Over the course of his Hall of Fame career, Russell Westbrook has proven to be a player capable of both transcendent highs and miserable lows. Unfortunately for the Lakers, Russ just might be at one of the lowest lows of his entire career.
But before diving into what’s made his most recent trio of performances so statistically putrid, I’d like to lay out exactly what Game Score is, and how it can be useful.
Game Score (GmSc) is one of John Hollinger’s numerous attempts to reduce on-court performance into a single evaluative number, like little statistical Frankenstein’s monsters. Unlike his more famous Player Efficiency Rating, however, GmSc is derived exclusively from the kinds of counting stats typically found in your standard box score, effectively boiling down a player’s standard stat-line into a single score.
While any attempt to reduce a player’s on-court performance, will be, well, reductive, as a kind of thumbs up, thumbs down read on an individual game, GmSc is very effective. A score around 10 indicates an average performance, while a score above 40 represents the upper-tier of ball-in-hoop excellence.
Russ’ past three games represent a new low for him in terms of Game Score:
- In the Lakers’ home win against the Hawks, he posted a GmSc of 7.4.
- Against the Grizzlies, it was 5.0.
- And at the Kings, he finished with a GmSc of 6.4.
Russ has only recorded three-straight games of a GmSc below eight three other times in his career, with two of those instances coming in the first months of his rookie season, and the other one in the latter stretch of his own sophomore campaign. He’s averaged more minutes per game in this stretch than all but one of the other three streaks, and taken more shots in this three-game stretch than any of the four.
As referenced by the Kings’ in-arena DJ, Russell Westbrook has never been as “cold as ice” from the field as he is right now. Over the past three games, he’s made just eight of his 40 field-goal attempts. His inability to make a shot is what has dragged down his GmSc’s to a career-low streak, despite dragging down 30 boards and tossing out 25 assists to only four turnovers during this stretch.
His shot selection has been suboptimal, but that’s not the only reason Russ hasn’t been able to get anything to fall recently. He has made only three of his 24 jump shots, for a preposterously low success rate of 12.5%.
As a point of comparison to the rest of an increasingly proficient jump-shooting league — especially amongst ball-dominant guards — 14 players this season have made more than 100 threes from at least 24 feet away at a better than 35% clip. Right now, Westbrook is shooting twice as poorly from anywhere outside the paint as both Stephen Curry (26.2%) and Fred VanVleet (31.8%) are from at least 30 feet away from the rim — and that doesn’t even account for the radical disparity in defensive attention on those shots.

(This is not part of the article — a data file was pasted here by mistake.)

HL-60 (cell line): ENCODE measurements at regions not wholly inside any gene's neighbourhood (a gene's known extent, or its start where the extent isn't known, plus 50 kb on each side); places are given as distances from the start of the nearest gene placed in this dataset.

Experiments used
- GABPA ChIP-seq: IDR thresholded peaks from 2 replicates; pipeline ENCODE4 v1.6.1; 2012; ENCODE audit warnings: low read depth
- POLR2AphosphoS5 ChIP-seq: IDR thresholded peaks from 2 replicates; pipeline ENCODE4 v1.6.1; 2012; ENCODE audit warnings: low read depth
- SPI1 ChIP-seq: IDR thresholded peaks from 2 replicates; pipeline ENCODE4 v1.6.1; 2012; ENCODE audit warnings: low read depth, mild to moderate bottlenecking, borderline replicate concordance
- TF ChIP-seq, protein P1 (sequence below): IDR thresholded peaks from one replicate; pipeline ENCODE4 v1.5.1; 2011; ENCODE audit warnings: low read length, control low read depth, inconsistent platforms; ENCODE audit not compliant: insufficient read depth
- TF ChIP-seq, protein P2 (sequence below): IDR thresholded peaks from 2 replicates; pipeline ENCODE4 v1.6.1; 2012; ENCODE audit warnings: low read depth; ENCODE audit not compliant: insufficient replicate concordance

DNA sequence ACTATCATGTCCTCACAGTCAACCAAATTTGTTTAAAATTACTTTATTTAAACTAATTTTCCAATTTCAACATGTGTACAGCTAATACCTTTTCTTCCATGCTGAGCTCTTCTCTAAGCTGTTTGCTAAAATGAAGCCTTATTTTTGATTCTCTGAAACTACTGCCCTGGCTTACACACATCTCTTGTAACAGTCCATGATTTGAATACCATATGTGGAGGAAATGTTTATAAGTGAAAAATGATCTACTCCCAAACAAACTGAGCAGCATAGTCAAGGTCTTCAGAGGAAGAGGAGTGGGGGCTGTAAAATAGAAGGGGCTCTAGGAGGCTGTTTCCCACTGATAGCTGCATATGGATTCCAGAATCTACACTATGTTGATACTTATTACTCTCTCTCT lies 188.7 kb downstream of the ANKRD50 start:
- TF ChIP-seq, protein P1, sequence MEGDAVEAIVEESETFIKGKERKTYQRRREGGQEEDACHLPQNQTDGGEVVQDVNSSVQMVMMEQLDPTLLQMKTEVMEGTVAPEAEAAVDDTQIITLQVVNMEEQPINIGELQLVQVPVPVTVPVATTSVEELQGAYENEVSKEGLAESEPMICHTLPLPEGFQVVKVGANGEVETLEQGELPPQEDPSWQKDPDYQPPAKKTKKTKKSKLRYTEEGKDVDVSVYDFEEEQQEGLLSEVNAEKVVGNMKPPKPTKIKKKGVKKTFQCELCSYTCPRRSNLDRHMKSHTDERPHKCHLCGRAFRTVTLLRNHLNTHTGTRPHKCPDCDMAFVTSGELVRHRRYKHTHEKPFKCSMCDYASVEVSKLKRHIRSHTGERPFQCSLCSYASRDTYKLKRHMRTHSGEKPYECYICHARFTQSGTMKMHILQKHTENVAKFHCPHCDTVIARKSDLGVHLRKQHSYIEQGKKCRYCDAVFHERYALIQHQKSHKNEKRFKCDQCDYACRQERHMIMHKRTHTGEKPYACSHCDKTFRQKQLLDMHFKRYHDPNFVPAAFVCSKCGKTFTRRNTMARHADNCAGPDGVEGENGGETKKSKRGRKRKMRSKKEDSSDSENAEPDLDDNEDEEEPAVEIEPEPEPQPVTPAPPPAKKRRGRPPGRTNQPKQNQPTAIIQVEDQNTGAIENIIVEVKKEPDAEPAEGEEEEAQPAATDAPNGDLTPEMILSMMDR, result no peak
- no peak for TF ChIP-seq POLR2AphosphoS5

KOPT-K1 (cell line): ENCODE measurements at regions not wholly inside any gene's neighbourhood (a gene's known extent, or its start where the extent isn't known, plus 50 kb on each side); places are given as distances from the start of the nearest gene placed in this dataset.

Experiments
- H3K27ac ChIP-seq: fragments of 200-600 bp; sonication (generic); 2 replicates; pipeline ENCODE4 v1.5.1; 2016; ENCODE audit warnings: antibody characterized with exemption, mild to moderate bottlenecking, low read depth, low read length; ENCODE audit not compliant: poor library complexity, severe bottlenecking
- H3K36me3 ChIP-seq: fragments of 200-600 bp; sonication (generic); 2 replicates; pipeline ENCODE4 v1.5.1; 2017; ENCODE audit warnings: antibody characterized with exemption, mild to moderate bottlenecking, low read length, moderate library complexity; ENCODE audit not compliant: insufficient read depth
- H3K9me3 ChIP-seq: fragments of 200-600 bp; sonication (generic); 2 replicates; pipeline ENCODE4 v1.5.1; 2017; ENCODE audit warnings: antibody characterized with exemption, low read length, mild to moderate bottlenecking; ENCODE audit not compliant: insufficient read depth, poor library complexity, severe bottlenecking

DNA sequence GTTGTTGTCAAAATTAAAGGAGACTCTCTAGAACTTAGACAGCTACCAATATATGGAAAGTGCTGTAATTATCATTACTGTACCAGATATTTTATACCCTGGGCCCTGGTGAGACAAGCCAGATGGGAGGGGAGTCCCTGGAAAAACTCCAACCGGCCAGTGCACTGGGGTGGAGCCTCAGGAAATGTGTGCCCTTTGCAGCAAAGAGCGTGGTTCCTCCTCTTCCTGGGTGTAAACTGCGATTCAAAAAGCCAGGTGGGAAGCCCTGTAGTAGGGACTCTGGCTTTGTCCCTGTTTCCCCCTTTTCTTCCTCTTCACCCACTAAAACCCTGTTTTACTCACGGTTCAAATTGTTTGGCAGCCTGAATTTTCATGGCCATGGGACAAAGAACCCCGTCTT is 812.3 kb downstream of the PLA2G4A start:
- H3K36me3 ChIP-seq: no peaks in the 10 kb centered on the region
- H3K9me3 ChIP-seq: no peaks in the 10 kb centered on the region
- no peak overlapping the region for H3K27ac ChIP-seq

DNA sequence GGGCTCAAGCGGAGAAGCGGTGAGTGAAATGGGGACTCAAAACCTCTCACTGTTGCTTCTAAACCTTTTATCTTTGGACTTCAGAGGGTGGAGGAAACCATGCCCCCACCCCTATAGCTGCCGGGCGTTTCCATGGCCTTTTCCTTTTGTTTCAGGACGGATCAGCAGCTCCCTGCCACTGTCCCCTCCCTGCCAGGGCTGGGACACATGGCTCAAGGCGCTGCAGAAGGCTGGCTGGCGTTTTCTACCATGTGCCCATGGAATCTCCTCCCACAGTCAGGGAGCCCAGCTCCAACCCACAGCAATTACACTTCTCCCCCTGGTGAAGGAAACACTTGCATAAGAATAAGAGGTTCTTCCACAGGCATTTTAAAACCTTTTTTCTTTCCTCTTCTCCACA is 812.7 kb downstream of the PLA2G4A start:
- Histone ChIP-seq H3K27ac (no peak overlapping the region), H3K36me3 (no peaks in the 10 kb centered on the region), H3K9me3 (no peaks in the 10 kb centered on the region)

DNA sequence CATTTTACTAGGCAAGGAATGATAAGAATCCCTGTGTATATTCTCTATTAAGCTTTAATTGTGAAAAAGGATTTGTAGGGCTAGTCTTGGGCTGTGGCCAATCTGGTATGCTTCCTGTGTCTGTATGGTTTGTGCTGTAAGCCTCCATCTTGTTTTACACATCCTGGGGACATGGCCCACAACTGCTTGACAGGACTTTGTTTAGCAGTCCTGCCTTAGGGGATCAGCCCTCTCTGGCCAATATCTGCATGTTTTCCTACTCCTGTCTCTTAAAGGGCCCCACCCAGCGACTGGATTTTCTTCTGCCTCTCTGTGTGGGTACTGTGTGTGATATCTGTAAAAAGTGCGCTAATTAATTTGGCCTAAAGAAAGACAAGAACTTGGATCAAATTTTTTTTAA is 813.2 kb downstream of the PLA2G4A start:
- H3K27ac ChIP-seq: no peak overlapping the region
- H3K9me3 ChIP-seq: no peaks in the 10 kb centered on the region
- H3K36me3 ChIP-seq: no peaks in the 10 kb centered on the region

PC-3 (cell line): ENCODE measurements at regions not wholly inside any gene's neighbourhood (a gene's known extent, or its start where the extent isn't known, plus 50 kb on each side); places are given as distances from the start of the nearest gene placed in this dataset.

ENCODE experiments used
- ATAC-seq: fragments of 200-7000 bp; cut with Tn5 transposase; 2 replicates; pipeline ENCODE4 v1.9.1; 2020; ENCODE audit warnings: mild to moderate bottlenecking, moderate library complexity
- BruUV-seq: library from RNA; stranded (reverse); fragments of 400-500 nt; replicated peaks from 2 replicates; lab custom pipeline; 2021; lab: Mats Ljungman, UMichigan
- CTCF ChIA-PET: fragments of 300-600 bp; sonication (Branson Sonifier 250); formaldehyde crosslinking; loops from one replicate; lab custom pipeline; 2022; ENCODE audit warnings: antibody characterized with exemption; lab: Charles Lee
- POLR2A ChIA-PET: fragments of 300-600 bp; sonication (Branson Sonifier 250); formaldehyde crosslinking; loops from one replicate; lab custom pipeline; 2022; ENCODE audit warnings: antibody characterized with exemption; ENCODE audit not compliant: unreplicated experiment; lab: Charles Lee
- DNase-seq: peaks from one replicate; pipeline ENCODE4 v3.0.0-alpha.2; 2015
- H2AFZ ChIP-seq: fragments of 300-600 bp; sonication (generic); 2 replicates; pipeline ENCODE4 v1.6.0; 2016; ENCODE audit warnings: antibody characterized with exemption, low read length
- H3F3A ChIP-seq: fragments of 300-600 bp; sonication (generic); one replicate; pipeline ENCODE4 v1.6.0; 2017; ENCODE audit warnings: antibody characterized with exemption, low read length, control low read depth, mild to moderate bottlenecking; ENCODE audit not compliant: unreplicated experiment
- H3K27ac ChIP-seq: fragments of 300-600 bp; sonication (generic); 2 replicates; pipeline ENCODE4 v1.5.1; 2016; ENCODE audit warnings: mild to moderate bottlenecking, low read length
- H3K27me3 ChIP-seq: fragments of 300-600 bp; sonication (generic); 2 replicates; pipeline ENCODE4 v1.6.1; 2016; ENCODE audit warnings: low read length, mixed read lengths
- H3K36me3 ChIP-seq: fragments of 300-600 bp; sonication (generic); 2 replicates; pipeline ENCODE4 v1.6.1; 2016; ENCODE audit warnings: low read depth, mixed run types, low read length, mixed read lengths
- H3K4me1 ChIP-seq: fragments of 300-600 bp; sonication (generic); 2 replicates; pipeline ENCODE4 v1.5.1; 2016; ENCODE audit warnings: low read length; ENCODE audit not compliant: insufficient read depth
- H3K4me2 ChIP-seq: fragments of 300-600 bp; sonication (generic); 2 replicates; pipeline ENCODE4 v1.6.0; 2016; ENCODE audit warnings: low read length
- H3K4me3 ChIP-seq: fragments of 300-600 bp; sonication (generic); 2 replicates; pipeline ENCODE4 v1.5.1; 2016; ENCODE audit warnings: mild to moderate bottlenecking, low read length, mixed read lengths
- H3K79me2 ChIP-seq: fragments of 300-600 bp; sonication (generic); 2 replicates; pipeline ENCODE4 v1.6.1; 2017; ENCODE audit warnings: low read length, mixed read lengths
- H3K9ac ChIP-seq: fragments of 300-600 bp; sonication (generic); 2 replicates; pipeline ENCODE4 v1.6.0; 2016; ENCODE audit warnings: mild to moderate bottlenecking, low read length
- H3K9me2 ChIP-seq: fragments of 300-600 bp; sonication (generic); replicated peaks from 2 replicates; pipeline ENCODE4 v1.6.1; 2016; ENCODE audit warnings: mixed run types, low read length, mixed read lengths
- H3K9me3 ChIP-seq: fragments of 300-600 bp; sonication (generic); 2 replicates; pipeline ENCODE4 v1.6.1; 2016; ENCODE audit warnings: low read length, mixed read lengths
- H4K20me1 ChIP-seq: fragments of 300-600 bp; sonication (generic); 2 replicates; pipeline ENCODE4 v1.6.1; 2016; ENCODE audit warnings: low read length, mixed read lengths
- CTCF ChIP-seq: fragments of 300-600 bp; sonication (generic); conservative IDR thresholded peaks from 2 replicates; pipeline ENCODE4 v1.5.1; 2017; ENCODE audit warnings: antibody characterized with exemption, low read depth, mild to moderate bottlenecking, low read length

Somehow, he’s been almost as bad around the basket, finishing five of 22 times in the paint (22.7%), including 4-16 at the rim (25.0%). Sagging defenses primed to ignore his jumper and the lack of a vertical-spacing rim runner haven’t helped — as elucidated in Darius Soriano’s outstanding recent piece on Russ — but Westbrook is smoking the easy ones as often as he has hyper-contested looks inside a clogged paint.
And as discussed on the most recent episode of the Laker Film Room Podcast, these are costly misses. When Westbrook flies through the lane and bricks a layup, ending up in a game of Twister among the cameramen along the baseline, it gives the possession away to the other team with a live ball and a four-on-five advantage that’s only really functionally different from a turnover in how it’s recorded in the box score.
Although the Hawks blew four easy chances for a score on the ensuing possession, they were opportunities afforded by Westbrook’s failed all-or-nothing rack attack.
However, a rare saving grace of Westbrook’s ineptitude around the rim has been the opportunity it creates to embolden Dwight Howard and others’ efforts on the offensive glass. The Lakers’ bigs’ work has helped combat this forfeited advantage, turning some of these attention-drawing misses into proverbial “Kobe assists,” a term coined by Kirk Goldsberry in this 2012 Grantland story, and something I surmised was happening on Westbrook’s drives in last week’s piece.
By my count, at least five of Westbrook’s misses in the last three games have turned into layups for his teammates. While you can’t simply add those 10 points to Westbrook’s total and count them as his own makes — a secondary effort is obviously required for these plays to work — some of Westbrook’s misses have been worth a bit more to the Lakers than they’ll go down as in his box or Game Score.
Westbrook’s shot horrendously, but it’s worth reemphasizing that his game is broader than these shooting performances alone. As reflected by his mediocre — but not negative — Game Scores, he’s been a plus contributor on the glass and as a playmaker. While he’s a ways away from the superstardom that would prove him worthy of swapping out the Lakers’ rotational backbone for him last summer, if he can just start making shots again at anywhere above career-low rates, he’ll be a positive contributor again.
Until then, we are all waiting to see if the still imaginary full-strength Lakers can ever optimize him in a way that would make their draft night trade worth it. In the meantime, anyone rooting for their success will just have to hope Westbrook’s current play will be yet another early struggle that ultimately precedes a third-consecutive late-season surge.